higher-level
consumer
All producers and
consumers to
decomposers
Human Impacts on Forests
Clearing and degradation of tropical
forests for agriculture, livestock grazing,
and timber harvesting
Clearing of temperate deciduous
forests in Europe, Asia, and
North America for timber, agriculture,
and urban development
Clearing of evergreen coniferous
forests in North America, Finland,
Sweden, Canada, Siberia,
and Russia
Conversion of diverse forests to less
biodiverse tree plantations
Fig. 6-24, p. 124
Mountains
What is a mountain?
Ecological importance of mountains
“Islands of biodiversity”
Climate regulation
Mountain glaciers and affects on sea level
Hydrologic cycle
Human impacts on mountains
Human Impacts on Mountains
Landless poor migrating uphill
to survive
Timber extraction
Mineral resource extraction
Hydroelectric dams and reservoirs
Increasing tourism
(such as hiking and skiing)
Air pollution from industrial and
urban centers
Increased ultraviolet radiation from
ozone depletion
Fig. 6-25, p. 124
Aquatic Environments: Types and
Characteristics
Aquatic life zones
Saltwater (marine) systems
Freshwater systems
The Aquatic World
Lakes
Rivers
Coral reefs
Mangroves
Fig. 6-26, p. 125
Organisms in Aquatic Life Zones
 Plankton
 Nekton
 Benthos
 Decomposers
Factors Limiting Life with Water
Depths
 Temperature
 Sunlight (photosynthesis; euphotic zone)
 Dissolved oxygen
 Nutrients (net primary productivity)
Saltwater (Marine) Life Zones
 Open ocean
 Coastal zone
 Estuaries
 Coastal wetlands
 Mangroves
 Intertidal zones (shores)
 Coral reefs
The Ocean Planet
Ocean hemisphere
Land-ocean hemisphere
Fig. 6-27, p. 126
Marine Biodiversity
Cobia
Hogfish
Kelp
Pacific sailfish
Carrageen
Moray
Red snapper
Yellow jack
Red algae
Batfish
Striped drum
Sea lettuce
Bladder kelp
Angelfish
Orange roughy
Chinook salmon
Devilfish
Porcupine fish
Great barracuda
Laminaria
Sockeye salmon
Grouper
Dulse
Chilean sea bass
Fig. 6-28, p. 126
Marine Systems
Natural Capital:
Marine Systems
Ecological Services
Economic Services
• Climate moderation
• Food
• CO2 absorption
• Animal and pet
feed (fish meal)
• Nutrient cycling
• Pharmaceuticals
• Waste treatment
and dilution
• Reduced storm
impact (mangrove,
barrier islands,
coastal wetlands)
• Habitats and
nursery areas for
marine and
terrestrial species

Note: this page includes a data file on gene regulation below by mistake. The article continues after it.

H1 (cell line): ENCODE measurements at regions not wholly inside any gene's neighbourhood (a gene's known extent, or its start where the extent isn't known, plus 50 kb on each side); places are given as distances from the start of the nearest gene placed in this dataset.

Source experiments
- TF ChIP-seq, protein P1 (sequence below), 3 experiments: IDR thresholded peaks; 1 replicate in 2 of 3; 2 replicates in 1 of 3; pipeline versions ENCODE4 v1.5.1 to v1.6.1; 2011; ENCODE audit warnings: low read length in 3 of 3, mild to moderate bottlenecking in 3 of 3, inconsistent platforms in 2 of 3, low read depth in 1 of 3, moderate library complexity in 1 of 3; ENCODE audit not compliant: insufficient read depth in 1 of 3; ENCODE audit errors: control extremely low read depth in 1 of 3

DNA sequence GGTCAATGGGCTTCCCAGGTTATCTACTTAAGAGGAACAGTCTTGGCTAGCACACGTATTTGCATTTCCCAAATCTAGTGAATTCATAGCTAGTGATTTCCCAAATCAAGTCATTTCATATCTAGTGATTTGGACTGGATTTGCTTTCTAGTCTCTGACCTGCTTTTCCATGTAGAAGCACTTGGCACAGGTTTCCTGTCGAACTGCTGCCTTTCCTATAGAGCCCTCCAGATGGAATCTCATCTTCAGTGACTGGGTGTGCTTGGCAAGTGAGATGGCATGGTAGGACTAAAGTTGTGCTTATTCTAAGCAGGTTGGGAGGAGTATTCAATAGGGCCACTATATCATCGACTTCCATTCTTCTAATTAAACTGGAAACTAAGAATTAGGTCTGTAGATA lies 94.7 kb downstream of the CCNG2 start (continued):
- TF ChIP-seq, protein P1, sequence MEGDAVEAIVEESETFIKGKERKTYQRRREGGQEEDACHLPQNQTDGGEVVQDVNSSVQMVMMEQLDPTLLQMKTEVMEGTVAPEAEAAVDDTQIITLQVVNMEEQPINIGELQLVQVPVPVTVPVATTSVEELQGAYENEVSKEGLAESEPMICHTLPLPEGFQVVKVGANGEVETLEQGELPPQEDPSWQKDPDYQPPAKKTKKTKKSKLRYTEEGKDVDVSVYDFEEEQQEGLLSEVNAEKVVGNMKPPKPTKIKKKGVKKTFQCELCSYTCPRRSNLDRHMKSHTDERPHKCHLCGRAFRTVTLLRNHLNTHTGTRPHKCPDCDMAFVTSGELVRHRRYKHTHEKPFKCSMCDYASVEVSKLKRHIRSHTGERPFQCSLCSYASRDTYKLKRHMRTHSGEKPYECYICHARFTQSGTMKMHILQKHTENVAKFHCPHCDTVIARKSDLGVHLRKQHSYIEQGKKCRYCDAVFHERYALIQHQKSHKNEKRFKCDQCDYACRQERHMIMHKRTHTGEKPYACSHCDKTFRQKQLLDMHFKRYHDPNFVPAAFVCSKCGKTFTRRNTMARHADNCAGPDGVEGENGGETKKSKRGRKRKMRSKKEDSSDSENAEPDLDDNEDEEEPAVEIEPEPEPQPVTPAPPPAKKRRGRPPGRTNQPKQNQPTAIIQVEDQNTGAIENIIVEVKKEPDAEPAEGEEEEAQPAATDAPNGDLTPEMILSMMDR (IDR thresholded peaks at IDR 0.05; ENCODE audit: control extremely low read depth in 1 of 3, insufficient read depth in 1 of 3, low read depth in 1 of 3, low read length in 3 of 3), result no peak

• Genetic resources
and biodiversity
• Harbors and
transportation
routes
• Coastal habitats
for humans
• Recreation
• Employment
• Offshore oil and
natural gas
• Minerals
© 2004 Brooks/Cole – Thomson Learning
Fig. 6-29, p. 127
• Scientific
information
• Building materials
Ocean Zones
Coastal Zone Open Sea
Sea level
Depth in
meters
0
50
Euphotic Zone
Estuarine
Zone
100
Continental
shelf
200
500
Bathyal Zone
1,000
Photosynthesis
Sun
Twilight
High tide
Low tide
1,500
2,000
3,000
4,000
Fig. 6-30, p. 128
© 2004 Brooks/Cole – Thomson Learning
5,000
10,000
Darkness
Abyssal Zone
Sediment Plume in an Estuary
DO NOT POST TO INTERNET
Figure 6-31, p. 128
Peregrine falcon
Herring gulls
Snowy
egret
Cordgrass
Short-billed
dowitcher
Salt Marsh
Ecosystem
Marsh
periwinkle
Phytoplankton
Smelt
Zooplankton and
small crustaceans
Soft-shelled
clam
Clamworm
Bacteria
Fig. 6-32, p. 129
Producer
to primary
consumer
Primary
to secondary
consumer
Secondary to
higher-level
consumer
All producers and
consumers to
decomposers
Rocky Shore Beach
Sea star
Hermit crab
Shore crab
High tide
Periwinkle
Sea urchin
Anemone
Mussel
Low tide
Sculpin
Barnacles
Kelp Sea lettuce
Monterey flatworm
Nudibranch
Fig. 6-33a, p. 130
Barrier Beach
Beach flea
Tiger beetle
Peanut worm
Blue crab
Clam
Dwarf
olive
High tide
Sandpiper
Silversides
Mole
shrimp
Low tide
White sand
macoma
Sand dollar
Ghost
shrimp
Moon snail
Fig. 6-33b, p. 130
Primary and Secondary Beach Dunes
Ocean
Beach
Primary Dune
Intensive recreation,
no building
Trough
Secondary Dune
No direct
Limited
passage
recreation
or building and walkways
Grasses or shrubs
No direct
passage
or building
Taller shrubs
Back Dune
Bay or
Lagoon
Most suitable
for development
Intensive
recreation
Bay shore
No filling
Taller shrubs and trees
Fig. 6-34, p. 131
Coral Reefs
Fig. 6-35, p. 132
Major Threats to Coral Reefs
Ocean warming
Soil erosion
Algae growth from fertilizer
runoff
Mangrove destruction
Coral reef bleaching
Rising sea levels
Increased UV exposure from
ozone depletion
Using cyanide and dynamite
to harvest coral reef fish
Coral removal for building
material, aquariums, and
jewelry
Damage from anchors, ships,
and tourist divers
Fig. 6-36, p. 133
Human Impacts on Marine Systems
Half of coastal wetlands lost to
agriculture and urban development
Over one-third of mangrove forests lost
since 1980 to agriculture, development,
and aquaculture shrimp farms
About 10% of world’s beaches eroding
because of coastal development
and rising sea level
Ocean bottom habitats degraded by
dredging and trawler fishing boats
Over 25% of coral reefs severely
damaged and 11% have been destroyed
Fig. 6-37, p. 133
Freshwater Life Zones
Standing water
Flowing water
Fig. 6-40, p. 135
Freshwater Biodiversity
Bluegill
Brook trout
White waterlily
White bass
Bulrush
Muskellunge
Rainbow darter
Water lettuce
Bowfish
Water hyacinth
Bladderwort
Largemouth black bass
Black crappie
White sturgeon
Yellow perch
Velvet cichlid
American smelt
Walleyed pike
Eelgrass
Longnose gar
Common piranha
Carp
Channel catfish
Egyptian
white lotus
African lungfish
Fig. 6-38, p. 134
Freshwater Systems
Ecological Services
Natural Capital:
Freshwater
Systems
Economic Services
• Climate moderation
• Food
• Nutrient cycling
• Drinking water
• Waste treatment
and dilution
• Irrigation water
• Hydroelectricity
• Flood control
• Groundwater
recharge
• Transportation
corridors
• Recreation
• Habitats for aquatic
and terrestrial
species
• Employment
• Genetic resources
and biodiversity
© 2004 Brooks/Cole – Thomson Learning
• Scientific
information
Fig. 6-39, p. 135
Life Zones in Lakes
Littoral zone
Limnetic zone
Profundal zone
Benthic zone
Nutrients in Lakes: Oligotrophic
Fig. 6-41a, p. 136
Nutrients in Lakes: Eutrophic
Fig. 6-41b, p. 136
Stream Systems
Runoff
Watershed
Drainage basin
Floodplain
Fig. 6-42, p. 136
Inland Wetlands
Importance of Wetlands
Types:
 Marshes
 Swamps
 Prairie potholes
 Floodplains
 Bogs and fens
 Tundra
 Seasonal
Human Impacts on Freshwater
Systems
Dams, diversions and canals
Flood control levees and dikes
Wetland destruction
Sustainability of Aquatic Life
Zones
Pollution
Natural renewal
Ecology: “Everything is connected”